Krafft v. Downey

Summarized by:

  • Court: Intellectual Property Archives
  • Area(s) of Law: Trade Secrets, Bad Faith
  • Date Filed: 05-17-2013
  • Case #: 476 WDA 2012
  • Judge(s)/Court Below: Pa. Super. Ct.
  • LexisNexis Citation: 2013 Pa. Super. LEXIS 734
  • Westlaw Citation: 2013 WL 2178301
  • Full Text Opinion

For purposes of the two-prong test for a bad faith attorney's fee award under a trade secrets claim, objective speciousness exists where the action superficially appears to have merit but there is a complete lack of evidence to support the claim.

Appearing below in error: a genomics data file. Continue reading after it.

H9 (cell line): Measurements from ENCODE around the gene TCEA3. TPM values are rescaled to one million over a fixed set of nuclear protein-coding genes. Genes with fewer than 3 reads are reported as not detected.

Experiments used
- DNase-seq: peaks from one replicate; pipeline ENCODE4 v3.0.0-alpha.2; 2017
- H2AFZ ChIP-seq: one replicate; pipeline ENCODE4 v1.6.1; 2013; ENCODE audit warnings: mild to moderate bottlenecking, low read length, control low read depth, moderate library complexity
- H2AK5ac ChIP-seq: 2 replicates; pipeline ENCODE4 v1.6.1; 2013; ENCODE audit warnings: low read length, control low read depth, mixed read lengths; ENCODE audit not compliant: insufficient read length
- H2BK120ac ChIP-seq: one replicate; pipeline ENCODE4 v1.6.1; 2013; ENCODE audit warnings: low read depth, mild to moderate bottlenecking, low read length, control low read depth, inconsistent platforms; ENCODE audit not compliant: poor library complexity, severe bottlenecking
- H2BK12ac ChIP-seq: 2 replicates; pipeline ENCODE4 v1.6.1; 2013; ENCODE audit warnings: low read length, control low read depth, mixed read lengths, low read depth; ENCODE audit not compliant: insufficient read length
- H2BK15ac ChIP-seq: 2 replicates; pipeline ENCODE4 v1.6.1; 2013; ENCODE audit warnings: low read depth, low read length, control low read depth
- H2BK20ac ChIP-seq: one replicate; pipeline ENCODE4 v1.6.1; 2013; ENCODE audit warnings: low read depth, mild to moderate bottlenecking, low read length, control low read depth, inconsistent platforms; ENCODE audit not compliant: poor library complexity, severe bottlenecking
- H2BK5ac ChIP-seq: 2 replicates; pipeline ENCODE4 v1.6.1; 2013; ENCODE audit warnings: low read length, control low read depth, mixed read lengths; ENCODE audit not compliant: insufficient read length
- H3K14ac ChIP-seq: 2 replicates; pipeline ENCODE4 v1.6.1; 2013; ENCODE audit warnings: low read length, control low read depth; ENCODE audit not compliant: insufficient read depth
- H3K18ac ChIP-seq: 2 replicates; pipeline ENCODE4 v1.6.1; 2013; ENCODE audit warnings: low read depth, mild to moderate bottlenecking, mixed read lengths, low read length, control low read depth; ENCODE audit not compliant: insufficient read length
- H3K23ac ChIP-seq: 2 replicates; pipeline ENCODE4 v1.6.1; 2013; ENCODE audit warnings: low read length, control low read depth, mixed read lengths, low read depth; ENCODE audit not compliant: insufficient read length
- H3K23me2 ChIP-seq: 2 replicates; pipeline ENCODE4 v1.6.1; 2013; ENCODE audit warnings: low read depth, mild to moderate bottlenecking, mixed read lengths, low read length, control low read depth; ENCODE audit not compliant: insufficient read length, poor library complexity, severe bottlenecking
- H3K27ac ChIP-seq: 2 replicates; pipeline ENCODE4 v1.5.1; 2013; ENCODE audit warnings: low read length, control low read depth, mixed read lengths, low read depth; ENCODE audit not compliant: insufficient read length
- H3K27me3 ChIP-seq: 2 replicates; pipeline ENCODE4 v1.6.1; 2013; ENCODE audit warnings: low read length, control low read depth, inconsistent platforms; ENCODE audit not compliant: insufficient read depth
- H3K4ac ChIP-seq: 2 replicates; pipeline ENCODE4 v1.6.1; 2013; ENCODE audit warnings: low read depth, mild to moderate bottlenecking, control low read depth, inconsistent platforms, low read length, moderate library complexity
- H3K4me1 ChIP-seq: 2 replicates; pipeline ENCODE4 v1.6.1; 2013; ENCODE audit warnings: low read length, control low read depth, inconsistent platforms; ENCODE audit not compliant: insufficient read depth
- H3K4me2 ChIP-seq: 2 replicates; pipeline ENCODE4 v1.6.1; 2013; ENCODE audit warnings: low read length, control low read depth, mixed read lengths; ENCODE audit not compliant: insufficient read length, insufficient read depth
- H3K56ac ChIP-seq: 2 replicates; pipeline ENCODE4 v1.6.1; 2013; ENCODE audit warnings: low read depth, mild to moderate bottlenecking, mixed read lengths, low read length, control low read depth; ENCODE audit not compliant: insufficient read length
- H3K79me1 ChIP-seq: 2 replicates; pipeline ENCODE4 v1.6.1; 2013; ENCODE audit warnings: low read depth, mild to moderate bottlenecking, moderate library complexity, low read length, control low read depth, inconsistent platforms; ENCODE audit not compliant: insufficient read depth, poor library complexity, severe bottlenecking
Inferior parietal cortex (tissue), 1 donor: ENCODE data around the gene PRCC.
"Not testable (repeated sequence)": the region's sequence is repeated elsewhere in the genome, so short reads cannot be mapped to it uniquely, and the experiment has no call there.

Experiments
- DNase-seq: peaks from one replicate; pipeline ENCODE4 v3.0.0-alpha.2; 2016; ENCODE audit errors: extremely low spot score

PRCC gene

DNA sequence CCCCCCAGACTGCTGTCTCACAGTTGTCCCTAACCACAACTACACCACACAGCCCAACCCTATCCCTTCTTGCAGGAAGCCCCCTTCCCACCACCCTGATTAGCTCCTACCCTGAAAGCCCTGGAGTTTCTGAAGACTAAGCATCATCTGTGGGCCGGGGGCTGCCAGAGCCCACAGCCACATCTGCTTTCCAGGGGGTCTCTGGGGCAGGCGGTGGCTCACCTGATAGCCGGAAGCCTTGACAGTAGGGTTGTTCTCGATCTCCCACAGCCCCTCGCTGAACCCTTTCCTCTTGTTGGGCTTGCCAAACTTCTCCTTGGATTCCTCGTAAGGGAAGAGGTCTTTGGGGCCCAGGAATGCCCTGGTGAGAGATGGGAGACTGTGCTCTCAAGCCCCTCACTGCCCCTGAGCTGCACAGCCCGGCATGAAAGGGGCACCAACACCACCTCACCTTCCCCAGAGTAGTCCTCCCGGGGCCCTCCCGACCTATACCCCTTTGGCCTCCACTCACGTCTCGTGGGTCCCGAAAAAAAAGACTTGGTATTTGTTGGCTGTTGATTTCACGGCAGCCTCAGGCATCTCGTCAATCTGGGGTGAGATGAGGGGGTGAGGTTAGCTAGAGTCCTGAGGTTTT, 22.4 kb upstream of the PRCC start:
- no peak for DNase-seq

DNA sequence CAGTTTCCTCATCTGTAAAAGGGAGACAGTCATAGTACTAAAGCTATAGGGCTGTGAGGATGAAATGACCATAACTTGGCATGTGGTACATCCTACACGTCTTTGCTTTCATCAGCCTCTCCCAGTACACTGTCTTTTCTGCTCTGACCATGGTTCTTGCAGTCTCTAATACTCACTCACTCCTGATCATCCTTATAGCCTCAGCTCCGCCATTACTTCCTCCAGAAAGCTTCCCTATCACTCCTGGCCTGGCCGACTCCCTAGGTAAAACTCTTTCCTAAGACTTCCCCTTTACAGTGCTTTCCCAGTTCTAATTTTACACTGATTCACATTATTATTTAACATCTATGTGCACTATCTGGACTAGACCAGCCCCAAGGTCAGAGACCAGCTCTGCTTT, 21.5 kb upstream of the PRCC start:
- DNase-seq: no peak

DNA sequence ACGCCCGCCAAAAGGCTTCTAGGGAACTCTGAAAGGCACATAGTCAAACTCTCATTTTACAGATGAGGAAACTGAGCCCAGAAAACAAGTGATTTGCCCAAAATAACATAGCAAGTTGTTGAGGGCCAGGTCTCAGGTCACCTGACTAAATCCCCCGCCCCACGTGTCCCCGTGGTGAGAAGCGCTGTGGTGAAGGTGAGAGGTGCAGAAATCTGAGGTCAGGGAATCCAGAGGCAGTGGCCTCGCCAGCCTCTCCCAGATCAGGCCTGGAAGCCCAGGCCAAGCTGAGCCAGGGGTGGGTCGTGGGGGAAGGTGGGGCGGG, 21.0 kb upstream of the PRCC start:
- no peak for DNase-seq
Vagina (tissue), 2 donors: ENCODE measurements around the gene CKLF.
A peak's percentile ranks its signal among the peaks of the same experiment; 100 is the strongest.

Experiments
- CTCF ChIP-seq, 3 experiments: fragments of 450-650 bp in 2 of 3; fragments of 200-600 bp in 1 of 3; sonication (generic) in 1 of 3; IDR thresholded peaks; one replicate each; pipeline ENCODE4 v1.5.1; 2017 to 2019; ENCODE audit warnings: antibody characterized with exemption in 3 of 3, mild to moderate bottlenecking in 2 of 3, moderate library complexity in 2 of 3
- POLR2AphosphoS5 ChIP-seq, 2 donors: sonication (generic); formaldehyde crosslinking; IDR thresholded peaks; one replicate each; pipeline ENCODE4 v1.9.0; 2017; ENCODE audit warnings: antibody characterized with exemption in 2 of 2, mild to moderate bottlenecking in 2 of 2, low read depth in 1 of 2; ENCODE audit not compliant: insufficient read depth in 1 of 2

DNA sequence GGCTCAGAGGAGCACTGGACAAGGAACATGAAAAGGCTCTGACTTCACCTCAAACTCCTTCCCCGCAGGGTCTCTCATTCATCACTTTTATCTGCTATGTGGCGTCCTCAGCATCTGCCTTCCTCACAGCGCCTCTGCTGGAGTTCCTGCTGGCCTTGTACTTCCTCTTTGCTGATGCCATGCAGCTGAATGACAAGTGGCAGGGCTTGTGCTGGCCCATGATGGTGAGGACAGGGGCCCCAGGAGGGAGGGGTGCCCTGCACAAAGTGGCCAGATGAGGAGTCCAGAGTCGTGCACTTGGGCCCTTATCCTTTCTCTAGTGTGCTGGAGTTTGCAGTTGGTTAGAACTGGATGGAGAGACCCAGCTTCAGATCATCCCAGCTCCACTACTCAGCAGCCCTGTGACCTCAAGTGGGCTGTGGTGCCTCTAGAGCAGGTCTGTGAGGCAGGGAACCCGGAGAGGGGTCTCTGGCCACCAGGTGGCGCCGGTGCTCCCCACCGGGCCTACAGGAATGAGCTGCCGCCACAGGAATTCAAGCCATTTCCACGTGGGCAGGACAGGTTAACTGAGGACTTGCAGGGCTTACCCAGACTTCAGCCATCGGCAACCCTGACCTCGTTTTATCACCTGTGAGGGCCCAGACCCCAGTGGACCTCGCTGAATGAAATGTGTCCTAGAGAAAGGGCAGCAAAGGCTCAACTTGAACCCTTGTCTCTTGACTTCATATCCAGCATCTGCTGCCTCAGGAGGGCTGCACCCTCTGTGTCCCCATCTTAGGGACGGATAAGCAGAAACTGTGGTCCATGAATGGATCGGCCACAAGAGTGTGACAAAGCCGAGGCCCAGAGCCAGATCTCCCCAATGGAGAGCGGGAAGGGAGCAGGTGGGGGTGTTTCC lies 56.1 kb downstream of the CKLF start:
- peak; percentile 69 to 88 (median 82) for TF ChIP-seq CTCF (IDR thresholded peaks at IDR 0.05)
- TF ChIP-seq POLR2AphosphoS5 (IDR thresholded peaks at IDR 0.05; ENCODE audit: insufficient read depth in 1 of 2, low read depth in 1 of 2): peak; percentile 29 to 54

Opinion (Donohue): Lawrence M. and Jane A. Downey ("the Downeys") appealed from the judgment entered against them following a jury verdict in favor of Jack and Linda Krafft ("the Kraffts"). Linda Kraftt had learned from a class how to transfer photographs onto stones, and was selling them under the name of "Framing on Stone." In 2004, the Downeys, who were the Kraffts' neighbors and friends, expressed interest in creating and selling flagstone art. The parties entered into an agreement which required that the Downeys not share the process for making the flagstones. In 2007, The Downeys stopped paying commissions to the Kraffts and began selling flagstone art, made using the same process, under the name "Rock of Ages." In 2008, at the request of the Kraffts, the trial court held an injunction hearing but entered an order denying the requested relief. The Kraffts then filed an amended complaint alleging conversion of trade secrets by the Downeys. In 2010, the Downeys filed a motion for attorney's fees related to expenses incurred in defending the Trade Secret Claims. That motion was denied. The appellate court reviewed the two-prong test for a bad faith attorney's fee award under a trade secrets claim, stating that subjective misconduct exists where a plaintiff knows or is reckless in not knowing that its claim for trade secret misappropriation has no merit. The trial court declined to adopt the two-prong test employed by federal courts in determining a bad faith attorney's fee award in trade secret matters. Additionally, the flagstone art process used was from an expired patent, so it was not a trade secret under 12 Pa.C.S. § 5302 as a matter of law. The appellate court found that the Kraffts had irrefutable evidence that the process was not a trade secret. Accordingly, the court REVERSED the decision of the trial court and REMANDED for further proceedings.

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